With assistance from Thane Hancock, a CDC epidemiologist based on the island, and Janela Carrera, public information officer for the Guam Department of Public Health and Social Services, the team started building a marketing campaign.

“Because we didn’t have any funding, we decided to do a grassroots campaign,” says Monica Guzman, CEO of Guam-based marketing company Galaide Group, who works with the bureau. Guam is a very small community. We’re all either related or neighbors or friends.”

While PathCheck and Munoz’s development team worked on building the app, the Visitors Bureau began reaching out to community groups and nonprofits to build awareness. It hosted Zoom calls with organizations, schools, and cultural groups across the island with the message that the app could help suppress the virus, if enough people were willing to “be a covid warrior.”

“The schools, the government agencies, the media, they all jumped on board,” Carrera says.

Together, these efforts are part of what ethics researchers at the Swiss Federal Institute of Technology recently called the “piecemeal creation of public trust.” To get people to use a novel technology like exposure notification, you have to reach people where they live and get buy-in from community leaders. 

It takes a village (on WhatsApp)

Once the app was ready to launch in September, it was time to get the word out. 

The day before the official launch, Visitors Bureau marketing manager Russell Ocampo sent a message about the app to Guam’s notoriously large and unruly WhatsApp groups. That message ricocheted around the island, resulting in almost 3,000 downloads immediately. “I received it back like 10 times from other people,” he says. 

A further 6,000 people signed up the next day during a press conference, including the governor, who downloaded it while live on the air. 

The effort received a show of support that many US states and territories could only dream of. All three major telecom companies on the island sent free texts encouraging people to download the app. A local TV station, meanwhile, ran a two-hour “download-a-thon,” to try driving uptake. The show featured performances by local musicians, interspersed with information about the app, including debunking myths about privacy and other ongoing concerns. Viewers were offered the chance to win $10,000 in prize money, much of it donated personally by Guam Visitors Bureau members and others who worked on the app, if they could prove they downloaded the app during the program.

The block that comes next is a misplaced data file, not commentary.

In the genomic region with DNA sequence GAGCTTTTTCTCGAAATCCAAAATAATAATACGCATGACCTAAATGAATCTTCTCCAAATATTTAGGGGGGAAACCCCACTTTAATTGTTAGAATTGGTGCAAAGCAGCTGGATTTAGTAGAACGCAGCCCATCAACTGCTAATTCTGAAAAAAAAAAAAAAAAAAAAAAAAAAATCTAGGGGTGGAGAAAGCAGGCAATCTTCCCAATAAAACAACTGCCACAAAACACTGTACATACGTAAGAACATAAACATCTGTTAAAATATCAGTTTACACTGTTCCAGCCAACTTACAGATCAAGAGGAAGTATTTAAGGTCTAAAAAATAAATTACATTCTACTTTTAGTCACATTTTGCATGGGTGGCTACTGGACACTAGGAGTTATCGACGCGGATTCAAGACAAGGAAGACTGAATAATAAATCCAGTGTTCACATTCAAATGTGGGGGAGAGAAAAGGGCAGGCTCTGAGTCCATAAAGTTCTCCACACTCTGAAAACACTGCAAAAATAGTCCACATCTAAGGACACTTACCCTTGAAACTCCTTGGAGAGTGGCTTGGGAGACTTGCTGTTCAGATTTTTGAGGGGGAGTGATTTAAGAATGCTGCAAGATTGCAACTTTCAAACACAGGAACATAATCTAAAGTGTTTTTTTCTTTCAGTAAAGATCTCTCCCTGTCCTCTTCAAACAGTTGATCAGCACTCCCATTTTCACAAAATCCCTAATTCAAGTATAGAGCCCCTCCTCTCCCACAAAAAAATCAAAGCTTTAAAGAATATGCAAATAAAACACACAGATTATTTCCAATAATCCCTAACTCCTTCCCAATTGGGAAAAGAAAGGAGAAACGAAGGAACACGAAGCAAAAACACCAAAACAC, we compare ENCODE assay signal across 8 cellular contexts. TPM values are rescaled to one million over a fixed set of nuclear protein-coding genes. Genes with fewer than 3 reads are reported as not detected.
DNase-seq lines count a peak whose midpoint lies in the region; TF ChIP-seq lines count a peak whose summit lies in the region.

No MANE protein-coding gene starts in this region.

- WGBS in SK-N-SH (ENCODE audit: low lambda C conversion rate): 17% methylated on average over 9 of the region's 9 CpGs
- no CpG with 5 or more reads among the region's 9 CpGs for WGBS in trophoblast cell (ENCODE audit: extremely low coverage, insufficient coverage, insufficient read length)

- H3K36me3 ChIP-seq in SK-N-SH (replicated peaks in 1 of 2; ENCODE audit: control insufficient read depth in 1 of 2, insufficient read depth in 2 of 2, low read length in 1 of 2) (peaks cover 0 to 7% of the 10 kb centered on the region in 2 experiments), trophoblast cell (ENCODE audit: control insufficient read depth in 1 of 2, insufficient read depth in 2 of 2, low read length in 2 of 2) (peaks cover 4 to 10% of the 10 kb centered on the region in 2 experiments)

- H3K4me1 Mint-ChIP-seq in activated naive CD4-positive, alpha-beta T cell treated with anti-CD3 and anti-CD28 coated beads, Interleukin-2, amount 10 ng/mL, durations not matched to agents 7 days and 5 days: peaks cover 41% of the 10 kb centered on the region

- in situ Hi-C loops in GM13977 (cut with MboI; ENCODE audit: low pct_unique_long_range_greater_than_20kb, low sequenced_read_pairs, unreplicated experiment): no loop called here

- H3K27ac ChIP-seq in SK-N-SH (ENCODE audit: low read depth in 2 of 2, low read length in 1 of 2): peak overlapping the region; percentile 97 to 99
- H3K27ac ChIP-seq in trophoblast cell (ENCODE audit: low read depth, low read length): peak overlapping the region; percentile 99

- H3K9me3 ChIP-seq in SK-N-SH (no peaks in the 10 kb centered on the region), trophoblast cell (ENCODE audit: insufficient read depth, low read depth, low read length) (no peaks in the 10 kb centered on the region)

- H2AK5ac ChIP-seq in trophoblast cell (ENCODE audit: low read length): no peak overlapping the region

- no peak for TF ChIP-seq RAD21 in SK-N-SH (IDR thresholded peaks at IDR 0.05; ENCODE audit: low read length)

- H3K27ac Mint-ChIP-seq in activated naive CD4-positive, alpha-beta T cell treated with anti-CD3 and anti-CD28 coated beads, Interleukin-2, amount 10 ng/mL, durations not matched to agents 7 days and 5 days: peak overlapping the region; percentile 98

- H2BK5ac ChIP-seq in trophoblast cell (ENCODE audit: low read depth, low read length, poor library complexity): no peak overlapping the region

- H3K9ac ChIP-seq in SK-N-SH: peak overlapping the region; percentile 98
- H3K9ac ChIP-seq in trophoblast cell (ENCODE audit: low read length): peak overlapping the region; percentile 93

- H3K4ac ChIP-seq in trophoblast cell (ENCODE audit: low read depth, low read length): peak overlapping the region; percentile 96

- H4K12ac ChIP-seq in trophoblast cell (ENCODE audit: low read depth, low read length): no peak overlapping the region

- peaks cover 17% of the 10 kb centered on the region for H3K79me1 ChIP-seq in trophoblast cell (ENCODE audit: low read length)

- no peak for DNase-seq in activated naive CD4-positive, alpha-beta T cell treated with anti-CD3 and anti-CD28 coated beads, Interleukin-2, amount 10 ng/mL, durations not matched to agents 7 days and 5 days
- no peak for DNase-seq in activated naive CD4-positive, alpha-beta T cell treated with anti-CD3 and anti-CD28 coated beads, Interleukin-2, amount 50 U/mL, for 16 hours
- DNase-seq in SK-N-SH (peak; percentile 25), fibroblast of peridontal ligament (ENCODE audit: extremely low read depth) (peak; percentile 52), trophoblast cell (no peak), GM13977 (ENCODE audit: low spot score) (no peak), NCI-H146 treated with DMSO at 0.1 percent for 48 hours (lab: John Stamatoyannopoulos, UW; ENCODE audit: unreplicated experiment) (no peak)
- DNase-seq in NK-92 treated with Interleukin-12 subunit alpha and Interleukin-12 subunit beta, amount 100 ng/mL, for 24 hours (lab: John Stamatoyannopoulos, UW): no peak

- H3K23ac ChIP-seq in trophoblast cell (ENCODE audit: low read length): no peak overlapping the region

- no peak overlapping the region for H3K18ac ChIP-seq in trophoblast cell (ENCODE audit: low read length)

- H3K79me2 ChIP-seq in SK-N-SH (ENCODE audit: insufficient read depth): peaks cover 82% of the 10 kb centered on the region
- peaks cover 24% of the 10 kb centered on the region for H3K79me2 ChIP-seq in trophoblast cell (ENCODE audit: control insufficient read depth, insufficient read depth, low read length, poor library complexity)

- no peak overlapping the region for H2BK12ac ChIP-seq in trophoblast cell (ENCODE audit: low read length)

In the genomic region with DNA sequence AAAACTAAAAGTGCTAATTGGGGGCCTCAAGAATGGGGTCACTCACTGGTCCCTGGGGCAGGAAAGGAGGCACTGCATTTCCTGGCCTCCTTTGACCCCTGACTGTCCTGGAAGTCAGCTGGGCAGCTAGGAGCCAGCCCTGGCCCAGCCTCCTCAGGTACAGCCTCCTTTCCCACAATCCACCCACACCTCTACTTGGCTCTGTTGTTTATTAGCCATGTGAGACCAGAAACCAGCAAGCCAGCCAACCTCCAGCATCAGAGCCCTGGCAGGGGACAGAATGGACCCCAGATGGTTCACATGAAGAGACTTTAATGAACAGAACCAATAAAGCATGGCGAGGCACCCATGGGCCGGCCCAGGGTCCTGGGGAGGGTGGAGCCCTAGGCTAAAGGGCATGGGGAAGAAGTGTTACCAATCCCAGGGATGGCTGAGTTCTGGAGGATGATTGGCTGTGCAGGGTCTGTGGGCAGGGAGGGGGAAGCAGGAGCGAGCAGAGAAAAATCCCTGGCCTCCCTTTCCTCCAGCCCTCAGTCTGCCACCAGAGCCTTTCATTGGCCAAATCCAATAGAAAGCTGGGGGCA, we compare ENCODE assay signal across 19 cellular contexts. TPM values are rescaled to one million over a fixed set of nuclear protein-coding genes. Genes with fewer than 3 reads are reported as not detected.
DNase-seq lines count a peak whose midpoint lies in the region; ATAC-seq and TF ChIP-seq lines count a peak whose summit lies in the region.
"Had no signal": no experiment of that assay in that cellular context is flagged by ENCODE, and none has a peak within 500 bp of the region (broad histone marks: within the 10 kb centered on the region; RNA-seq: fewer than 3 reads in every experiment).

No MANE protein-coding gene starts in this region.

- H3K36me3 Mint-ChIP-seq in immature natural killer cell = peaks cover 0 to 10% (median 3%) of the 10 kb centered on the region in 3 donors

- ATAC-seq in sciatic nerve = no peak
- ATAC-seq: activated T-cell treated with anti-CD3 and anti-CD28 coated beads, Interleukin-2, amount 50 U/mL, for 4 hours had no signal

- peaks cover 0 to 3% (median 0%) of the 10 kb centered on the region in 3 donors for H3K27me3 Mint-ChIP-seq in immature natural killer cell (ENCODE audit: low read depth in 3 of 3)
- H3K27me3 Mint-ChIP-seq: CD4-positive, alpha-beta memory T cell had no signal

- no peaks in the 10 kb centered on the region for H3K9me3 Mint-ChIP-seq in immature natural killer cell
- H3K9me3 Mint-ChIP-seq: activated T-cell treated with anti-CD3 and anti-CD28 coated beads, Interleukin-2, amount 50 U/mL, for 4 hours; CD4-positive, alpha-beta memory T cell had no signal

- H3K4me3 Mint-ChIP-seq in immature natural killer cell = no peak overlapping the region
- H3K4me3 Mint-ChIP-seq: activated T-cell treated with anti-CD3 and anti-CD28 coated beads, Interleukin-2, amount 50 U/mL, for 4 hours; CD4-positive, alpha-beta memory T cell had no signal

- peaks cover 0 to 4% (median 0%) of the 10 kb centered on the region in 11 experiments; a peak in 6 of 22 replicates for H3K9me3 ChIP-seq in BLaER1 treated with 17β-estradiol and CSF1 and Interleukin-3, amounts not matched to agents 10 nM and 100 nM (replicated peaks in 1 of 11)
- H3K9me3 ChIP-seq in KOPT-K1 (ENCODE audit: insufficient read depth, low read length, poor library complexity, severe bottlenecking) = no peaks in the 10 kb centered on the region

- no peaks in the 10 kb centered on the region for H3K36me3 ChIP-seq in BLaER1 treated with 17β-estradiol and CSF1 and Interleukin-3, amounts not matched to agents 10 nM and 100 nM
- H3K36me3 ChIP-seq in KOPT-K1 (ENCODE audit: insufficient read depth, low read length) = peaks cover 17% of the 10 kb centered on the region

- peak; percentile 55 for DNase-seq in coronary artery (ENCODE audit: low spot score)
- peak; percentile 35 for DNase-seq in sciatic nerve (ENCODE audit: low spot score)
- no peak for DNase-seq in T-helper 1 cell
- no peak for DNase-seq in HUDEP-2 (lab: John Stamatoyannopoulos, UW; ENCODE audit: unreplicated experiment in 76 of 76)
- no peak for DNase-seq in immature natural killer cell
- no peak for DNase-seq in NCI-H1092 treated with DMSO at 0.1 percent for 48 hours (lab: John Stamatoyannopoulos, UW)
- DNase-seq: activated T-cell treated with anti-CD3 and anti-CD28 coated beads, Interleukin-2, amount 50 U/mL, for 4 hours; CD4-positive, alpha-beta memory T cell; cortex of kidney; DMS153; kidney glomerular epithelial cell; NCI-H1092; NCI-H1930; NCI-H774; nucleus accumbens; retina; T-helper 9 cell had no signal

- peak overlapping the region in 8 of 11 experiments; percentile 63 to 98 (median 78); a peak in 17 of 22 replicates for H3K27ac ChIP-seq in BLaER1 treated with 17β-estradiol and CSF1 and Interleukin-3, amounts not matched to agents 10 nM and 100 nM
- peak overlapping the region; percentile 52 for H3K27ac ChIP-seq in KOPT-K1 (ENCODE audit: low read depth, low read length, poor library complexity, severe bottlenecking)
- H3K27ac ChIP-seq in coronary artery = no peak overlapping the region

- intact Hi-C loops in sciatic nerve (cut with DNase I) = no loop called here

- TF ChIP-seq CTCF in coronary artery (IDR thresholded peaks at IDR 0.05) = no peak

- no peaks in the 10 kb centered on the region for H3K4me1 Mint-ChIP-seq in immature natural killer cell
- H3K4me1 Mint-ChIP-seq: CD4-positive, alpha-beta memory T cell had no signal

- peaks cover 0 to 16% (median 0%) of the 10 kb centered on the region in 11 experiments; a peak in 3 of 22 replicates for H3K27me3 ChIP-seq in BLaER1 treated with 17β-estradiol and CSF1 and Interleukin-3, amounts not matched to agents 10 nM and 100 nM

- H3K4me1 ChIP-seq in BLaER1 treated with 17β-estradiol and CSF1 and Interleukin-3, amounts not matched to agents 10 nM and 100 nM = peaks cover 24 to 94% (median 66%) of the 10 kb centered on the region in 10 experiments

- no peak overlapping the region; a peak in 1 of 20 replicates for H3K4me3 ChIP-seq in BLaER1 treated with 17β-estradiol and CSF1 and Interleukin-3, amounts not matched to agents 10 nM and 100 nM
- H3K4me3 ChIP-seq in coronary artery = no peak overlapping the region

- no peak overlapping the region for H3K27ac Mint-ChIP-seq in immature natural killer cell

The Guam Visitors Bureau has offered other cash prizes for government agencies whose employees rack up the most downloads. And small businesses, eager to get the economy back on its feet, have offered give-aways to customers — one shopping center is offering a box of chocolates to visitors who download the app.

Challenges

But, crucially, has the app worked? Despite a successful launch, Guam’s covid-19 response has faced major challenges overall. Many people, especially those from minority ethnic groups who came to Guam from other Pacific islands, live in multi-generational, overcrowded housing, often with limited access to healthcare and even basic hygiene tools like municipal sewage. The health department recently launched door-to-door testing in these neighborhoods, and found positivity rates as high as 29%.

At the beginning of April, the governor’s office projected that the virus could kill 3,000 people—almost 2% of the island’s population—over the next five months. That dire prediction has yet to come true. As of Monday, Nov. 30, 112 people have reportedly died of covid on the island. Overall, the territory’s trajectory has been typical of America itself: Cases remained low through most of the summer, before ticking steadily up through the fall and spiking in early November. 

While a large proportion of residents have downloaded the app, one major challenge has been getting people to upload positive test results. This is in part because people are often in shock when they first receive the news about their diagnosis, according to Janela Carrera, the health department officer.

Contact tracers call everyone who tests positive, and part of their script involves recommending that people upload their positive result: That’s how the app knows to send (anonymous) exposure notifications to people who’ve been near each other. But that first call can feel extremely stressful, and it’s not a great time to suggest they try out a new app or go through the process of entering a special numerical code that kicks off the chain of notifications.